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Florida courts beware: ALI Restatement of the Law – Liability Insurance

The American Law Institute (ALI) publishes “Restatements of Law” to provide a reference on existing case law and common law principles. Their recent Restatement of the Law – Liability Insurance has been getting panned by lawyers, governors, regulators and scholars for not accurately restating liability insurance law and in many cases inappropriately suggesting what they think the law should say.

Examples of particularly egregious provisions within the Restatement include the creation of a new tort for negligent selection of defense counsel, the creation of a “substantiality” test on a carriers ability to rescind a policy for material misrepresentation, and the suggestion that carriers should pay for punitive damages assessed against an insured (in certain circumstances) despite established public policy to the contrary.

The threat of the Restatement should not be discarded as a benign specter as it has already been cited in several cases across the country. This includes a Nevada Supreme Court decision dealing with an insurers liability for damages in excess of the policy limits when bad faith was not proven.

So what is to be done?

A handful of states have already addressed the young issue by passing laws that generally say the ALI Restatement of Liability Insurance Law should not be used as an authoritative reference by courts. Here are some examples:

  • Ohio 3901.82 Restatement of the Law, Liability Insurance:
    The “Restatement of the Law, Liability Insurance” that was approved at the 2018 annual meeting of the American law institute does not constitute the public policy of this state and is not an appropriate subject of notice.

  • North Dakota26.1-02-34. Rules of interpretation:
    In addition to the rules of interpretation under chapters 1-01 and 1-02, in interpreting this title, a person, including the courts of this state, shall apply the Constitution of the United States of America and the Constitution of North Dakota, this code, and the common law of this state. A person may not apply, give weight to, or afford recognition to, the American Law Institute’s “Restatement of the Law, Liability Insurance” as an authoritative reference regarding interpretation of North Dakota laws, rules, and principles of insurance law.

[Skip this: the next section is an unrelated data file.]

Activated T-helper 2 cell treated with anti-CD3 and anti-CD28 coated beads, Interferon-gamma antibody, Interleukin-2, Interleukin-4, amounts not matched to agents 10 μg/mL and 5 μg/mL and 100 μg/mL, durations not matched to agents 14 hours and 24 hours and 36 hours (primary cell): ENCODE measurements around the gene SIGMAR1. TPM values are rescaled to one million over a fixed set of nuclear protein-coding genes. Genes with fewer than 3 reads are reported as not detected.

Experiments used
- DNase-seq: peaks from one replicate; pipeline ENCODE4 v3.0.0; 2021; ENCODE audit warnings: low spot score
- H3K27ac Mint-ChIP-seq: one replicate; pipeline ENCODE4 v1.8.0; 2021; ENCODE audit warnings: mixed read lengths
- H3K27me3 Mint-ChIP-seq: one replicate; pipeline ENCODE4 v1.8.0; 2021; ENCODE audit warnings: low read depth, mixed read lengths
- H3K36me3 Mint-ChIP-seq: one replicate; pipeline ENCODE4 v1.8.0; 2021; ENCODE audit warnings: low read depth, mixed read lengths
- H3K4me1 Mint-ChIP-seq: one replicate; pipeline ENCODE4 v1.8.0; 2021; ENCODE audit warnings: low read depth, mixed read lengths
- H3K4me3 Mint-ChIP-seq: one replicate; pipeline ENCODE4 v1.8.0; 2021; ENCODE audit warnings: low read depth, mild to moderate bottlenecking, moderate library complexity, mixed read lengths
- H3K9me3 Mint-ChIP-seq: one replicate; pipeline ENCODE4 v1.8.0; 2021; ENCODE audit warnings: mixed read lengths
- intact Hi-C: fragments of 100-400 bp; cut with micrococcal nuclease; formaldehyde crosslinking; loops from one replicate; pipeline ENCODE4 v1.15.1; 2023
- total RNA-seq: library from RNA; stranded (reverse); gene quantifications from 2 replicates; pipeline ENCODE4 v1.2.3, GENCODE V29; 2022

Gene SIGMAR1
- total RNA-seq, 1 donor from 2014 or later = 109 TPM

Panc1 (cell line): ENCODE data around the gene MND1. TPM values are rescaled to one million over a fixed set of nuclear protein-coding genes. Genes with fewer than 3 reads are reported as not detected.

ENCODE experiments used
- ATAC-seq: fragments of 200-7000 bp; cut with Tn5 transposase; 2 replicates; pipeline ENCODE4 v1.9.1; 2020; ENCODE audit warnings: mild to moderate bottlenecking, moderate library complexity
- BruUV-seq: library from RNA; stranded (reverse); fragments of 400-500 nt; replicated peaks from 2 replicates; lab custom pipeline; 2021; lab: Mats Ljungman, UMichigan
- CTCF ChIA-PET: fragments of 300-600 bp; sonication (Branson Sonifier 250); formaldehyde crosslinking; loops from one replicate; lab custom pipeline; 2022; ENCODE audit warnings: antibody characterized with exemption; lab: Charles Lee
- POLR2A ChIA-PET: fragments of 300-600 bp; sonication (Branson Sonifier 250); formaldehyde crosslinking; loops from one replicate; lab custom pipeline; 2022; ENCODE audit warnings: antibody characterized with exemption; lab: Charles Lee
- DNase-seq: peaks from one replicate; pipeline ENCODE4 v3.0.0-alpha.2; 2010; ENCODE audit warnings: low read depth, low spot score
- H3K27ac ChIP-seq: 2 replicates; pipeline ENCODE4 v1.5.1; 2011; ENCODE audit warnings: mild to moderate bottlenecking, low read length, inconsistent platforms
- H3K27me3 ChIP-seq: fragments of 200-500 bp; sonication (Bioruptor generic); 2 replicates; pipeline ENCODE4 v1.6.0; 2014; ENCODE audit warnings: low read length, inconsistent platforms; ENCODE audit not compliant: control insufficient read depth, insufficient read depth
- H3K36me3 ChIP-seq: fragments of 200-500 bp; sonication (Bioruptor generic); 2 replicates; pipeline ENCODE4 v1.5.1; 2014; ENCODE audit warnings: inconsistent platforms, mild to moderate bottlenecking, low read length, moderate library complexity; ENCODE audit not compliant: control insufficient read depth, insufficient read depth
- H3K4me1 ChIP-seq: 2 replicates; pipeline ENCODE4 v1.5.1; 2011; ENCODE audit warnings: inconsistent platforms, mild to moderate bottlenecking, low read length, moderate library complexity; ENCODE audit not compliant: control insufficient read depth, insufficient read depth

• Michigan 500.3032.added Court action; application of “Restatement of the Law, Liability Insurance” prohibited:
    In an action brought in a court in this state, the court shall not apply a principle from the American Law Institute’s “Restatement of the Law, Liability Insurance” in ruling on an issue in the case unless the principle is clearly expressed in a statute of this state, the common law, or case law precedent of this state.

  • TexasSec. 5.001.  RULE OF DECISION: 
    (a)  The rule of decision in this state consists of those portions of the common law of England that are not inconsistent with the constitution or the laws of this state, the constitution of this state, and the laws of this state.
    (b)  In any action governed by the laws of this state concerning rights and obligations under the law, the American Law Institute’s Restatements of the Law are not controlling.

  • Arkansas (NEEDS TO BE SIGNED BY GOVERNOR) – 23-60-112. American Law Institute – — Restatement not public policy.
    A statement of the law in the American Law Institute’s Restatement of the Law, Liability Insurance does not constitute the public policy of this state if the statement of the law is inconsistent or in conflict with, or otherwise not addressed by:
    (1) A statute of the State of Arkansas;
    (2) The common law and statute law of England as adopted in Arkansas under § 1-2-119; or
    (3) Arkansas case law precedent.

  • Tennessee56-7-102. Policies to contain entire contract — Exceptions — Construed as Tennessee contracts — Rules of construction — Duty to defend — Determination of obligations:
    (a)  Every policy of insurance, issued to or for the benefit of any citizen or resident of this state on or after July 1, 1907, by any insurance company or association doing business in this state, except fraternal beneficiary associations and mutual insurance companies or associations operating on the assessment plan, or policies of industrial insurance, shall contain the entire contract of insurance between the parties to the contract, and every contract so issued shall be held as made in this state and construed solely according to the laws of this state.